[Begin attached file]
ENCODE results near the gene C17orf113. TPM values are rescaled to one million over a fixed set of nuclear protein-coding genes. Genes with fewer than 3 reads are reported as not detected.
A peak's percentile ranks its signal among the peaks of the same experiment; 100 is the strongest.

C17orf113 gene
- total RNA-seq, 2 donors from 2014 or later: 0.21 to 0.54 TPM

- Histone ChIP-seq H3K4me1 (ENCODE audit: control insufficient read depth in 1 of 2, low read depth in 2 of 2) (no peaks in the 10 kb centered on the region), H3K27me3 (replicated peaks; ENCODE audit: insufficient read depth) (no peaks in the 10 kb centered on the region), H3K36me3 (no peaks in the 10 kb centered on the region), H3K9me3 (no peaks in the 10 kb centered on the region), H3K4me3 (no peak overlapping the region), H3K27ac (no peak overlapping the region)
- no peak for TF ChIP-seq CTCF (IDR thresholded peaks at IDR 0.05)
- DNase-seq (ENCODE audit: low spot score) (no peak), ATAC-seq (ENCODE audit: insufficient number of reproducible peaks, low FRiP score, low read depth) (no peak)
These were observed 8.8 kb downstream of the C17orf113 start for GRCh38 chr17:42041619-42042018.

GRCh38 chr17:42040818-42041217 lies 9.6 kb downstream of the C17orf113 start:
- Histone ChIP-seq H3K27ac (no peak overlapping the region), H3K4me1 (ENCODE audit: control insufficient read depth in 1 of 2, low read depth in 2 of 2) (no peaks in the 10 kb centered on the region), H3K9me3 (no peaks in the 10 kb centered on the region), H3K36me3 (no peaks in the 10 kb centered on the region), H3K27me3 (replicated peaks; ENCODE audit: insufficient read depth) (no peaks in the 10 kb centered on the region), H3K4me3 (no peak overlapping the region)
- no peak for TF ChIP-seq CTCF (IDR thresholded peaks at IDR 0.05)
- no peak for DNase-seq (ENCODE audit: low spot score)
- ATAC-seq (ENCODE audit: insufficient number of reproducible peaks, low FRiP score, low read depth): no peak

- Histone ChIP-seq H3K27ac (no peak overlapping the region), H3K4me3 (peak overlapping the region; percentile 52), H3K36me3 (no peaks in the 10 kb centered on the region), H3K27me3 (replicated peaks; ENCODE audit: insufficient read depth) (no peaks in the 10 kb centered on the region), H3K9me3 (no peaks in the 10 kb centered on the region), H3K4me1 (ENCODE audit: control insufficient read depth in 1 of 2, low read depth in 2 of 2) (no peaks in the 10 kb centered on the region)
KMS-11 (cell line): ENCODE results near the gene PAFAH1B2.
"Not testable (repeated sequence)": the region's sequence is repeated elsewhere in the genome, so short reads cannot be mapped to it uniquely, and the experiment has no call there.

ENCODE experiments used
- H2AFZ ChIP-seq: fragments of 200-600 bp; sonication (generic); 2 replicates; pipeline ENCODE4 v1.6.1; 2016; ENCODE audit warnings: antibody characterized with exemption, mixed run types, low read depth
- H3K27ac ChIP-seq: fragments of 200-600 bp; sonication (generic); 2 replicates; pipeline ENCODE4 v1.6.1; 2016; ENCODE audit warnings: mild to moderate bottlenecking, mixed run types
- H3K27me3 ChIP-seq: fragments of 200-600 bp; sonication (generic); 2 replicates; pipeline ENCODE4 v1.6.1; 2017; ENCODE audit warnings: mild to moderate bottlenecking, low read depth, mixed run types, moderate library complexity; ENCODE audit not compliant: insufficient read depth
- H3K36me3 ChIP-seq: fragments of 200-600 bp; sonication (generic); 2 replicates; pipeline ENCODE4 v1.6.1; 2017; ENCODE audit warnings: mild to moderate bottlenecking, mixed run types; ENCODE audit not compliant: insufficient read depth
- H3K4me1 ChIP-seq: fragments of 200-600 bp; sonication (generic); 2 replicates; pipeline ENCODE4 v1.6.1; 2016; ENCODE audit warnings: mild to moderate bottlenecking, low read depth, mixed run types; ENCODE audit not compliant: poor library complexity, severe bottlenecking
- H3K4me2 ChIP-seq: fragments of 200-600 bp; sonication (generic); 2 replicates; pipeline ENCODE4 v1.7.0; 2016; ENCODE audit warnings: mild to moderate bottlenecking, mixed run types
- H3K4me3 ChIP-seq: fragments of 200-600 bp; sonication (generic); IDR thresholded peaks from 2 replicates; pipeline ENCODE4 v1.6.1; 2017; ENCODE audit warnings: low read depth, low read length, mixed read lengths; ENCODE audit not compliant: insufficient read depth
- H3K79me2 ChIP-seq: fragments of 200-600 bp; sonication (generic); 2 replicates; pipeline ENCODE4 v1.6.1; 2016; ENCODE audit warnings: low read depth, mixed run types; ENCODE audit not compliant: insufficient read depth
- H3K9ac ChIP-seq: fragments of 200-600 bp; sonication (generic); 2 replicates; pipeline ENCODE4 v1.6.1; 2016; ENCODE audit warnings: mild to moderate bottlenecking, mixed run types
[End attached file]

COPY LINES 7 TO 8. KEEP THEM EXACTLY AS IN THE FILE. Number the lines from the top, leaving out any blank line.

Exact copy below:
- DNase-seq (ENCODE audit: low spot score) (no peak), ATAC-seq (ENCODE audit: insufficient number of reproducible peaks, low FRiP score, low read depth) (no peak)
These were observed 8.8 kb downstream of the C17orf113 start for GRCh38 chr17:42041619-42042018.